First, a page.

About 12,000 years ago one of the great scientific mysteries occurred. Up until that time, during the first 2 million years of the Pleistocene, species rarely went extinct (Bulte et al 2006). But then, around 12,000 years ago megafauna such as Deinotherium and mammoths disappeared. Evidence of this disappearance is stated by Bulte et al (2006) who states that the Americas lost 57 large mammals, including three genera of elephants, an average of one every thirty years. Many believe that overkill was responsible for such extinction, with hunters preying on large mammals leading to their demise. Growing support for the overkill hypothesis is due to extinction events in North America and Eurasia coinciding with the arrival of Homo Sapians. Similarly, evidence to support the overkill hypothesis is mentioned by Roberts et al (2001) who found that extinction in Australia did not coincide with extreme climatic events. It is important to note two theories within the overkill hypothesis. Blitzkrieg theory suggests that hunting occurred over intense periods, whilst Protracted Overkill states that extinction (from hunting) happened over longer timescales. Another factor which corroborates the over kill hypothesis is findings of advanced tools/weapons such as spears, harpoons and nets. Such tools provide evidence that Homo Sapiens had the ability to cause the extinction of megafauna. In contrast, some reject this hypothesis, stating that sophisticated technology might have caused primitive man to vary his diet, eating other forms of food such as fish and shellfish (Hoffecker 2005), and thus reduced hunting of megafauna.

Poor quality fossil data sets make it exceptionally hard to discover whether it was climate or primitive man that caused mega fauna collapse. Similarly, the lack of found 'kill sites' weakens this theory. Alternative hypotheses questions whether humans had access to an alternative food source (most likely from agriculture). Had man not obtained another food source wouldn't the extinction of megafauna would have caused humans to die out? Furthermore, if a substitute food source was available, this would have required a large amount of time and labor to sustain, thus limiting hunting time. Others reject this hypothesis as they believe the advancement of agriculture would have caused human populations to grow faster, which in turn may have increased hunting. Bulte et al(2006) proposes an alternative theory in which the rapid hunting of “mini-fauna” e.g. deer and hares would have increased chance encounters with mega fauna, leading to their eventual extinction. Humans can also cause extinction through habitat alteration (through the use of fire), introducing non-native species which act as predators on megafauna and by spreading pathogens (Barnowsky et al 2011)

Therefore, evidence suggests man had a huge impact on mega fauna during the late Pleistocene. Whether such influence was enough to cause the extinction of mega fauna is still unknown. Whist evidence from palaeontology, climatology archaeology, and ecology now supports the idea that humans contributed to extinction on some continents, human hunting was not solely responsible for extinction everywhere (Barnosky et al 2004). In my next blogs I will explore alternative hypothesis such as the role of climate, disease, and the possible impact of an extra-terrestrial event (12,900 years ago), which are all plausible explanations for the extinction of mega fauna during the Pleistocene.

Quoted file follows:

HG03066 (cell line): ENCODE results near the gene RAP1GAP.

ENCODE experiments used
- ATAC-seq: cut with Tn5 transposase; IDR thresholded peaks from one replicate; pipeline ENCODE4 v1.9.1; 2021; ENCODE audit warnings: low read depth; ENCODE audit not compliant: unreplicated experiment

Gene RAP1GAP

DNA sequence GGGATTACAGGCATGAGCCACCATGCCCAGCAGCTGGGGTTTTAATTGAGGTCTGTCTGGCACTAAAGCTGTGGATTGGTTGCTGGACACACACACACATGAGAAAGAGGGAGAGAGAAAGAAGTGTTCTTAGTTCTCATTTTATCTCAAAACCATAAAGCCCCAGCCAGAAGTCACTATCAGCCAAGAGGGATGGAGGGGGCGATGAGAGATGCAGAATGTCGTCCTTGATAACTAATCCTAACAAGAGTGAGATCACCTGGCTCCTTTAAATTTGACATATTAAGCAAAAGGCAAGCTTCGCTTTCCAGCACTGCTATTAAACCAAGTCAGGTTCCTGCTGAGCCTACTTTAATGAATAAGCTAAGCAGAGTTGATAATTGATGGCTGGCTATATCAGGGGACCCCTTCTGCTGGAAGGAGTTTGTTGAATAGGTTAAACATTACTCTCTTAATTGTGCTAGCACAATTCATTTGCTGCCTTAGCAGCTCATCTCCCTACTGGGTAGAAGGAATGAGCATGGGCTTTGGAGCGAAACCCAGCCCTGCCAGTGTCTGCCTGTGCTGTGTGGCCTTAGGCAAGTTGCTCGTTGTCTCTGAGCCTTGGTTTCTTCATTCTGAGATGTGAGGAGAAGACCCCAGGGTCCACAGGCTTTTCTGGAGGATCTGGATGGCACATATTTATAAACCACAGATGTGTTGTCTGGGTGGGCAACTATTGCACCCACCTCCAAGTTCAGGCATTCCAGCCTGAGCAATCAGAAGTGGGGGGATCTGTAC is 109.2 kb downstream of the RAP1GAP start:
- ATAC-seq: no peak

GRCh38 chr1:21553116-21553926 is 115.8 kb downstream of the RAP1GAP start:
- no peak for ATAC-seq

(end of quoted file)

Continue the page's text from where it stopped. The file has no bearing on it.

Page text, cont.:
An insight into the life of a hunter gatherer during the Pleistocene era:

The hunt is on: famous 10,000 BC clip of a mammoth hunt: Enjoy!

Friday, 12 October 2012

The Journey Begins

This is my first ever blogging assignment, and I would like to take this opportunity to look at the various factors that could have caused the collapse of megafauna during the late Pleistocene (60,000-11,000 years ago). This topic is particularly fascinating as I have always wanted to understand whether man, climate or another factor  was responsible for the death and eventual extinction of these great beasts. My curiosity was first sparked when I watched 10,000 BC (many of you have probably seen it), whereby I was intrigued as to whether the colonial expansion of Homo Sapiens could cause the complete extinction of such large animals.  Even well-loved children animated films such as Ice-Age arouse much debate around this topic. Megafauna can be defined by archaeologists and palaeontologists as 'large bodied mammals weighing more than 100 pounds'.  Many of the megafauna that died between 40,000 and 10,000 years ago (Pleistocene mega fauna) weighed approximately 4,500kg, that’s three times heavier than your average car!!
My blogs will specifically question whether it was a coincidence that megafauna became extinct just as humans left Africa and Southern Asia and began to colonize the rest of the world.  I will also address  other hypothesis that have been given for these extinctions, including climatic change, disease, fire and the impact from an asteroid/comet.
Eurasia: wooly mammoth
Australia: Diprotodon (giant wombat)
South America: Smilodon (Sabertooth)
I will also discuss whether its possible that these forces worked together, subsequently causing extinctions. As this journey of discovery progresses, we will uncover various reasons for the extinction of megafauna in the continents of Australia, Asia and Africa. Evidence has shown that when the planet became colder some animals did not adapt quickly enough and consequently died out.  Changes in climate could have induced human migration or the spread of disease.
With the use of dating, modelling, and genetic analysis there has been a large degree of research conducted as to the reasons behind megafauna extinction. However, the conclusions of of these studies have been controversial. By the end of this blog, I  hope to shed some light on one of the greatest mysteries that to this day, has no accepted answer. 

The youtube video below provides a brief background as to what I will be discussing in my later blogs.